What do we really know about orthodontic aligner treatment?
Orthodontic aligner treatment has been around as long as I can remember. But do we know if it really works?
Orthodontic aligner treatment is probably one of the greatest orthodontic innovations. It has changed the delivery of orthodontic care. It has made orthodontic treatment accessible to many people who did not want to wear visible appliances. For example, Invisalign has recently announced that it has treated 5 million people and they are expanding their operations to Invisalign stores. They have also introduced Invisalign teen to treat children.
It is, therefore, very clear that orthodontic aligner treatment is popular with orthodontists, dentists and patients.
I have never used aligners because my caseload has always been children. But I have several questions. It is interesting that these echo questions that were raised by David Turpin in an editorial in the AJO-DDO in 2005. He asked
“What type of patients can be treated successfully with Invisalign? Are the results the same for properly selected patients treated with either Invisalign or fixed appliances? Are treatment times the same? What do we know about patient acceptance and discomfort? Are oral hygiene complications significantly reduced with the use of aligners? And perhaps most important of all, what are the treatment limitations of Invisalign”?
He went on to state
“To establish a broad base of support within the profession, we need more well-designed clinical trials”.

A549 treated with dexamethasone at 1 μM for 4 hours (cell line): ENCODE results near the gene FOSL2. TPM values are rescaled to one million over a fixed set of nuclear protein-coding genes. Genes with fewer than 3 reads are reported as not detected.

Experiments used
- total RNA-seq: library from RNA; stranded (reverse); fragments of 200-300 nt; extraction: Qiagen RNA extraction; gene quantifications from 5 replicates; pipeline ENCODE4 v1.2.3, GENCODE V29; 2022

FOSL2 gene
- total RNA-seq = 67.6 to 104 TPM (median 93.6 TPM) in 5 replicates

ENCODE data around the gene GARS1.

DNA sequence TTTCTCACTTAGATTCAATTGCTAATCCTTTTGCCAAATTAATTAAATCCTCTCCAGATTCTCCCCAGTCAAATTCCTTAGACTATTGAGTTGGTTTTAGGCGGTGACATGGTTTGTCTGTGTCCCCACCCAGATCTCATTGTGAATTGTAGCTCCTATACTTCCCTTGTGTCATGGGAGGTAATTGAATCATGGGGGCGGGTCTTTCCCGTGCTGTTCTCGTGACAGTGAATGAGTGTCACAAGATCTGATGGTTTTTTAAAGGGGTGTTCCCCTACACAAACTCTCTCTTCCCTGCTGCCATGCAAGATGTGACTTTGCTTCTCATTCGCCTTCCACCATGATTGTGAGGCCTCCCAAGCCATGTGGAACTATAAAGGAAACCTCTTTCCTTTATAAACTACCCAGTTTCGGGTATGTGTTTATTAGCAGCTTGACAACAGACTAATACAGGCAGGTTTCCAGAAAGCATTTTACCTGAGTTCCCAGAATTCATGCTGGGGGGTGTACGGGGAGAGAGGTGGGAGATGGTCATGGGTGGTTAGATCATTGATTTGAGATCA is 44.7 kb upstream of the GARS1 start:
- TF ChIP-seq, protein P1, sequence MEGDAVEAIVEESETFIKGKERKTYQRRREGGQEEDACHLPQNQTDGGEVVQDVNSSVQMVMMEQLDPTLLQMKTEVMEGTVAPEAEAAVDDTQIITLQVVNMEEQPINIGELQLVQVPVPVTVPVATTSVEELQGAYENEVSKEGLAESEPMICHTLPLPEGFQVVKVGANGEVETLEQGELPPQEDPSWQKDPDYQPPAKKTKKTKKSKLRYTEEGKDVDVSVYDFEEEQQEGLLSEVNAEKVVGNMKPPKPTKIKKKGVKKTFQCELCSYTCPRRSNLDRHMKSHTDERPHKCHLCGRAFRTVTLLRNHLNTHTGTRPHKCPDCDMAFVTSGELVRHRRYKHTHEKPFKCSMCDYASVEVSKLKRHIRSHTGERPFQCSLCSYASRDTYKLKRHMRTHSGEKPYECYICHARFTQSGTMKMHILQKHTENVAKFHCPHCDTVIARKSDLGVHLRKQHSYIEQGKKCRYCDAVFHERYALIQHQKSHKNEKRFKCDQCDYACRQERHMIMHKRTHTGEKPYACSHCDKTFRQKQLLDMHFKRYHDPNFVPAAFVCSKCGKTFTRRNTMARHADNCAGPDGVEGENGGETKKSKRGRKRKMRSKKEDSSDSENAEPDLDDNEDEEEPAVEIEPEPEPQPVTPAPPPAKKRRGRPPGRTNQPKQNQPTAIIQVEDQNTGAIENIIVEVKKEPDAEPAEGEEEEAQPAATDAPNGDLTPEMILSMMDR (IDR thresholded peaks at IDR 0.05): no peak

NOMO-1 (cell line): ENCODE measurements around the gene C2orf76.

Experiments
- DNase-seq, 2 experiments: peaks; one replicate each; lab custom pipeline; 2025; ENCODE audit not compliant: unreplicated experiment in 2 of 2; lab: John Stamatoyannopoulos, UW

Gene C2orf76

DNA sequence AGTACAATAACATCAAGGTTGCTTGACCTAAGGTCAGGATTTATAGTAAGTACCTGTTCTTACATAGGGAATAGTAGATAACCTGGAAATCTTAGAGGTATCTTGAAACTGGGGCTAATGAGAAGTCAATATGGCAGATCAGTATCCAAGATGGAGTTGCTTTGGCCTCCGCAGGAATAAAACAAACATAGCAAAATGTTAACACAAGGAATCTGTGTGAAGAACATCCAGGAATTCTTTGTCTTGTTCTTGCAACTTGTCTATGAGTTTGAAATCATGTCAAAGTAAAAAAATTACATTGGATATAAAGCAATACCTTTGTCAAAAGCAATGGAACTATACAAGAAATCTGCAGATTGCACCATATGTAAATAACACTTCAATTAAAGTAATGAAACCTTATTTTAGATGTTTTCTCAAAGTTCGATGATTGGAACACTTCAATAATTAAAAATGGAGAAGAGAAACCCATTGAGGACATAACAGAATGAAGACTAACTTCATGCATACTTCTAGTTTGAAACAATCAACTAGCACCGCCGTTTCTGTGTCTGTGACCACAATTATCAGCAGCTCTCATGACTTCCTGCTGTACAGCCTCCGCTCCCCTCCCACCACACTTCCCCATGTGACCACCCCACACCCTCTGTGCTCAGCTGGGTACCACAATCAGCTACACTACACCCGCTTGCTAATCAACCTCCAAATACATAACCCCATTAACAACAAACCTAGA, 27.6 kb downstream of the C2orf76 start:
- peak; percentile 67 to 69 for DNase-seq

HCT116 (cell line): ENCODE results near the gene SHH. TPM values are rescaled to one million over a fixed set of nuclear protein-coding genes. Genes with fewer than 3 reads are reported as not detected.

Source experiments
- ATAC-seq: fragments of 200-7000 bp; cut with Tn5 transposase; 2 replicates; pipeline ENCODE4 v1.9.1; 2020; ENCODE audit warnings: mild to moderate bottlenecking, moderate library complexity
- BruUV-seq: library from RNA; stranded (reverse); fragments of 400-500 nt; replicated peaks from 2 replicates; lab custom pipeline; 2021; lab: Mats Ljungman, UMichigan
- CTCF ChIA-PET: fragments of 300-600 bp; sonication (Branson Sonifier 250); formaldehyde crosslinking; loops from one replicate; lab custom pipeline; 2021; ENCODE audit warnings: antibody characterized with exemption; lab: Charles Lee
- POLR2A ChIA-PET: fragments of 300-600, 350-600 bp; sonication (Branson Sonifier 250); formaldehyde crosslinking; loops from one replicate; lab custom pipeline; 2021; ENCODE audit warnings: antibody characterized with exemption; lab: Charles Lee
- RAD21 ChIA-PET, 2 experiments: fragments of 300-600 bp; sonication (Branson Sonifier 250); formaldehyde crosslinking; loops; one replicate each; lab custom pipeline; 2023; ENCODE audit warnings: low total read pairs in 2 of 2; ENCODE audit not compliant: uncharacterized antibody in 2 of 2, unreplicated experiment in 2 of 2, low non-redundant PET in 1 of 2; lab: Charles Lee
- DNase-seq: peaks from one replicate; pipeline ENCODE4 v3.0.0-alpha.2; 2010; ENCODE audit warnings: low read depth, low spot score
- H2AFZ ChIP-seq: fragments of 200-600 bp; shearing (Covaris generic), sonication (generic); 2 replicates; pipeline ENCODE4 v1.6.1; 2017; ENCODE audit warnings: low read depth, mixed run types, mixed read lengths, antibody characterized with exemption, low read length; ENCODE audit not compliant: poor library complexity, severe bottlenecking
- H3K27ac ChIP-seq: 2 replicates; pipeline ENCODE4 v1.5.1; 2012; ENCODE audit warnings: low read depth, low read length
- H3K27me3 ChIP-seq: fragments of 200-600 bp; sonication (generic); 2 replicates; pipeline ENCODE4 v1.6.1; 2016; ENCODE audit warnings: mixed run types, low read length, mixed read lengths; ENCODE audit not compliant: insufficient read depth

What has happened since then?
I have done a search to see if there have been any trials that evaluate the effectiveness of aligners published since David wrote this editorial. I also had a look for any trials that are currently underway on ClinicalTrials.gov. This showed that there were ten trials registered.
When I looked at these 6 were comparisons of types of aligner and 6 were looking at the effects of the various methods of acceleration of tooth movement. Of these studies, six were recruiting patients, three were not recruiting and three had completed but were not published. So there is not much in the pipeline to answer David Turpin’s questions.
I have now thought of several specific questions. Here they are with the answers
Does it work?
It must “work” because so many orthodontists/dentists have treated so many patients. If it did not work, then patients would not pay for the treatment and orthodontists would not provide it?
Is it as effective as fixed appliance treatment?
We do not know
How does it compare to lingual appliances?
We do not know
Can we treat children with aligners?
We do not know
Can it only treat mild malocclusion?
Despite the widespread use of aligners, I have never seen a case series of moderate/severe malocclusions treated well. Or have I missed something?
Does it work for extraction cases?
We do not know. I have seen some case reports, but these were cases with Class I molars that may have spontaneously aligned, in a similar way to serial extraction cases.
Is it essentially a good way of providing compromise treatment?
In summary, there has been surprisingly little research done on such a popular treatment. I have seen some case reports but not many. I have seen lots of ClinCheck cartoons, but these are not evidence. It appears to be a very sophisticated system requiring a lot of monitoring. Orthodontists appear to spend a lot of time reviewing their ClinChecks”.
Finally, we need to consider that perhaps we do not need any evidence for aligners, because it is obvious that they are effective?
Emeritus Professor of Orthodontics, University of Manchester, UK.